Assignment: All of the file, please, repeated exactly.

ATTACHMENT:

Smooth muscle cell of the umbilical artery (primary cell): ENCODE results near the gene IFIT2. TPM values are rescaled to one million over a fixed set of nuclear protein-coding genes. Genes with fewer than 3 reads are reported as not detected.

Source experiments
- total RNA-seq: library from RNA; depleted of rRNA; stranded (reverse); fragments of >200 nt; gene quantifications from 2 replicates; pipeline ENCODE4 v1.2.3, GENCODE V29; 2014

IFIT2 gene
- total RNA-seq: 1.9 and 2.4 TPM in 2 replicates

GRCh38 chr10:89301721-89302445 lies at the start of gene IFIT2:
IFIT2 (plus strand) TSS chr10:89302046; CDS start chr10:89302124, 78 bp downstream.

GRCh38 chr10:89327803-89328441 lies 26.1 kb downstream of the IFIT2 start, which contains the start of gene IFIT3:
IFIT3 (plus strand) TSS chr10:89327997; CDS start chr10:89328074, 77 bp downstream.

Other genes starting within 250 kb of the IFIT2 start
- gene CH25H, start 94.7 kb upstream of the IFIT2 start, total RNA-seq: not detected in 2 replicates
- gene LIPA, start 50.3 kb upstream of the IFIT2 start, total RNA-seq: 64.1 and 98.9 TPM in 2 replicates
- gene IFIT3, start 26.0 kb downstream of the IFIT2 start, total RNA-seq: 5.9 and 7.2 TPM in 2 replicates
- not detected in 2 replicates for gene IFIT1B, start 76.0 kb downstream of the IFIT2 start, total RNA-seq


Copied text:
Smooth muscle cell of the umbilical artery (primary cell): ENCODE results near the gene IFIT2. TPM values are rescaled to one million over a fixed set of nuclear protein-coding genes. Genes with fewer than 3 reads are reported as not detected.

Source experiments
- total RNA-seq: library from RNA; depleted of rRNA; stranded (reverse); fragments of >200 nt; gene quantifications from 2 replicates; pipeline ENCODE4 v1.2.3, GENCODE V29; 2014

IFIT2 gene
- total RNA-seq: 1.9 and 2.4 TPM in 2 replicates

GRCh38 chr10:89301721-89302445 lies at the start of gene IFIT2:
IFIT2 (plus strand) TSS chr10:89302046; CDS start chr10:89302124, 78 bp downstream.

GRCh38 chr10:89327803-89328441 lies 26.1 kb downstream of the IFIT2 start, which contains the start of gene IFIT3:
IFIT3 (plus strand) TSS chr10:89327997; CDS start chr10:89328074, 77 bp downstream.

Other genes starting within 250 kb of the IFIT2 start
- gene CH25H, start 94.7 kb upstream of the IFIT2 start, total RNA-seq: not detected in 2 replicates
- gene LIPA, start 50.3 kb upstream of the IFIT2 start, total RNA-seq: 64.1 and 98.9 TPM in 2 replicates
- gene IFIT3, start 26.0 kb downstream of the IFIT2 start, total RNA-seq: 5.9 and 7.2 TPM in 2 replicates
- not detected in 2 replicates for gene IFIT1B, start 76.0 kb downstream of the IFIT2 start, total RNA-seq